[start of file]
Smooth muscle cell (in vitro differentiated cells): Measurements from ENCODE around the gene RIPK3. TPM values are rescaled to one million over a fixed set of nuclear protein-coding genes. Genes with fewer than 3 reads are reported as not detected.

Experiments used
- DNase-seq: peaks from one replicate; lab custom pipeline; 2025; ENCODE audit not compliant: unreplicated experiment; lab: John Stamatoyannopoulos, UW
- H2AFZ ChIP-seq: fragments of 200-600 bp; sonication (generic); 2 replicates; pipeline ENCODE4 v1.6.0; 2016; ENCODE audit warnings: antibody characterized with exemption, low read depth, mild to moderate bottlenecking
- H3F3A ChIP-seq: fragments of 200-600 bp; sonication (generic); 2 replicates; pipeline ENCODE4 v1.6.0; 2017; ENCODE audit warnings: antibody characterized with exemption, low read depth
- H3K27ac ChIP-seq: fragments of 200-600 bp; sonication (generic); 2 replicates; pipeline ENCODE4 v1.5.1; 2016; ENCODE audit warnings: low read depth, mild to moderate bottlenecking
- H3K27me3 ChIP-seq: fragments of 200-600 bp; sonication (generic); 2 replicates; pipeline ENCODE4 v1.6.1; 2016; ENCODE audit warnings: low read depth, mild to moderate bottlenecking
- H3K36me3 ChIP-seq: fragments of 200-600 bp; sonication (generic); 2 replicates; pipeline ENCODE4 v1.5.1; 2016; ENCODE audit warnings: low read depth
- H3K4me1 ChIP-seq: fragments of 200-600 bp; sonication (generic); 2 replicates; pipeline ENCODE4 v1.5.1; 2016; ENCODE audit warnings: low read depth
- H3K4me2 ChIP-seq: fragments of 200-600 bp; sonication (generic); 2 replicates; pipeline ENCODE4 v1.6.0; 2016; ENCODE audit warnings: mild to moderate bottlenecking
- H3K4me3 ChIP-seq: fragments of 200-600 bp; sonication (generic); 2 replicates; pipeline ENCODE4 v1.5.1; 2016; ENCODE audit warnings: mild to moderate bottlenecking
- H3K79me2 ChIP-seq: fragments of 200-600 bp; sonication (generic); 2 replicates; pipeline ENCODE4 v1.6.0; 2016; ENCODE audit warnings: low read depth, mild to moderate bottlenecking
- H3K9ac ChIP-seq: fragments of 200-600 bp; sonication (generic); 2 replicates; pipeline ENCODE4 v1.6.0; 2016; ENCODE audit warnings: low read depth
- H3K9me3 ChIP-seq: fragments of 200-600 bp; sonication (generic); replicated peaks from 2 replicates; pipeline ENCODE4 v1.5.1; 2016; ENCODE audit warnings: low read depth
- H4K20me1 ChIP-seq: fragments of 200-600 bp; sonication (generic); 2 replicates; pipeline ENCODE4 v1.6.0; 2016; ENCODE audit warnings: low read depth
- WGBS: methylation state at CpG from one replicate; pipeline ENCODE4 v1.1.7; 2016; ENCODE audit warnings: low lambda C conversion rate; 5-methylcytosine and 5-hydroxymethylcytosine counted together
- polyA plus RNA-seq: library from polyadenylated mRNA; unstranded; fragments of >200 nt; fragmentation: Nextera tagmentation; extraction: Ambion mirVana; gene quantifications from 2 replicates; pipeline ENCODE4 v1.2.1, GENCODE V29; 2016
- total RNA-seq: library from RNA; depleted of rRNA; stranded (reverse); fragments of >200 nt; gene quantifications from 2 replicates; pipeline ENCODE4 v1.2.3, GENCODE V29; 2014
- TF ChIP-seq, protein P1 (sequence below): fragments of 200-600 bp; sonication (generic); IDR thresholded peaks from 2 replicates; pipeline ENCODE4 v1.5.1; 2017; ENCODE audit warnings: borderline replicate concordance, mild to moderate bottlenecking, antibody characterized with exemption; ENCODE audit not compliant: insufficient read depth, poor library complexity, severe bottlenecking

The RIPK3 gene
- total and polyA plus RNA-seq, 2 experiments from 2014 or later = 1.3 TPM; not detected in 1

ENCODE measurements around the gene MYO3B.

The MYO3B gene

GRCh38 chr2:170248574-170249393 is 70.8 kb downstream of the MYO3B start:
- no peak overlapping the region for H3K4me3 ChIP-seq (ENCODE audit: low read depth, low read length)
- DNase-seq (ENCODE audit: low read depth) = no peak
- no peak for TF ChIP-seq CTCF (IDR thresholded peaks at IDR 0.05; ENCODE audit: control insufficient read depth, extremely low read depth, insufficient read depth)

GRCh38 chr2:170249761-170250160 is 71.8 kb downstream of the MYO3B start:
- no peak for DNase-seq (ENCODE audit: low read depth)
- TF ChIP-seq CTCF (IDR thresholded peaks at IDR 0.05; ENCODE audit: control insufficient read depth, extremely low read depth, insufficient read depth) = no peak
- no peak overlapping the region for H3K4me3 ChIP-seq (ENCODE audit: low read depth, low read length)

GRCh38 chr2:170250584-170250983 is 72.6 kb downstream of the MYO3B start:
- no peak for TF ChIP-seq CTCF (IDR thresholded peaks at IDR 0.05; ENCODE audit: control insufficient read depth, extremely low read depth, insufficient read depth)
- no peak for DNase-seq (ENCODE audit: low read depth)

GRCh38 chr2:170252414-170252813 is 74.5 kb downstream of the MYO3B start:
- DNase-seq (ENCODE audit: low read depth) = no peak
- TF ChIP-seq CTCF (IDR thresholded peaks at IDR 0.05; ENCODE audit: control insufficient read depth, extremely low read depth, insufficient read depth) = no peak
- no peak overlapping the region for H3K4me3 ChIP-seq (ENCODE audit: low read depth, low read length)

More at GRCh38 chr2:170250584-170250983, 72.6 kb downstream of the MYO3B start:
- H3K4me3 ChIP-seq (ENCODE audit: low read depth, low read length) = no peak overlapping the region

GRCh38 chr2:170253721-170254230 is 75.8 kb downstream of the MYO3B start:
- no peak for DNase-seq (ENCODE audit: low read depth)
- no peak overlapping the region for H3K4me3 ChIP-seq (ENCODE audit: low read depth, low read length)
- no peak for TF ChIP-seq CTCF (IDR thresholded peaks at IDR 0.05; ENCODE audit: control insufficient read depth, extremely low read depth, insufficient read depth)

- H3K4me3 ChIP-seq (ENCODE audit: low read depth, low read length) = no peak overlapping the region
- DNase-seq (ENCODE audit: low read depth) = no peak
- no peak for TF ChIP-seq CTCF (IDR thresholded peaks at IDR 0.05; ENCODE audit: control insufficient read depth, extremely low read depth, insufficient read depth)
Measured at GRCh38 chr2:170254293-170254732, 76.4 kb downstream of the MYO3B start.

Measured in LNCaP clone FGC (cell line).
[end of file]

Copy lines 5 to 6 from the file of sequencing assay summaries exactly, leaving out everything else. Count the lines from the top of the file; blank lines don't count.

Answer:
- H3F3A ChIP-seq: fragments of 200-600 bp; sonication (generic); 2 replicates; pipeline ENCODE4 v1.6.0; 2017; ENCODE audit warnings: antibody characterized with exemption, low read depth
- H3K27ac ChIP-seq: fragments of 200-600 bp; sonication (generic); 2 replicates; pipeline ENCODE4 v1.5.1; 2016; ENCODE audit warnings: low read depth, mild to moderate bottlenecking